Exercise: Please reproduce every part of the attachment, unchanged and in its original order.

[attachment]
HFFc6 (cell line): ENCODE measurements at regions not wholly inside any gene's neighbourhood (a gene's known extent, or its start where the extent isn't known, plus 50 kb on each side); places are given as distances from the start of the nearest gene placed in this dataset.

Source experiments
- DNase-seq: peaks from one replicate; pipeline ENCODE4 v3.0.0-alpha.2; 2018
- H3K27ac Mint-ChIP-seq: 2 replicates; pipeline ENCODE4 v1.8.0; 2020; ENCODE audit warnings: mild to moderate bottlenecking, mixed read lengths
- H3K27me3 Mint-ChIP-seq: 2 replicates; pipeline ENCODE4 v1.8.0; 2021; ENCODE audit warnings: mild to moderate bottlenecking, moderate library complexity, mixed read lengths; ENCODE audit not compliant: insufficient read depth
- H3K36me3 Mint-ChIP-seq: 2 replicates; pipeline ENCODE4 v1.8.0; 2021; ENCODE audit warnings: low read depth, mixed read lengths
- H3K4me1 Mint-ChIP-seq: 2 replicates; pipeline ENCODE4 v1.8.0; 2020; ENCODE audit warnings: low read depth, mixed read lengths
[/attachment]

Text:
HFFc6 (cell line): ENCODE measurements at regions not wholly inside any gene's neighbourhood (a gene's known extent, or its start where the extent isn't known, plus 50 kb on each side); places are given as distances from the start of the nearest gene placed in this dataset.

Source experiments
- DNase-seq: peaks from one replicate; pipeline ENCODE4 v3.0.0-alpha.2; 2018
- H3K27ac Mint-ChIP-seq: 2 replicates; pipeline ENCODE4 v1.8.0; 2020; ENCODE audit warnings: mild to moderate bottlenecking, mixed read lengths
- H3K27me3 Mint-ChIP-seq: 2 replicates; pipeline ENCODE4 v1.8.0; 2021; ENCODE audit warnings: mild to moderate bottlenecking, moderate library complexity, mixed read lengths; ENCODE audit not compliant: insufficient read depth
- H3K36me3 Mint-ChIP-seq: 2 replicates; pipeline ENCODE4 v1.8.0; 2021; ENCODE audit warnings: low read depth, mixed read lengths
- H3K4me1 Mint-ChIP-seq: 2 replicates; pipeline ENCODE4 v1.8.0; 2020; ENCODE audit warnings: low read depth, mixed read lengths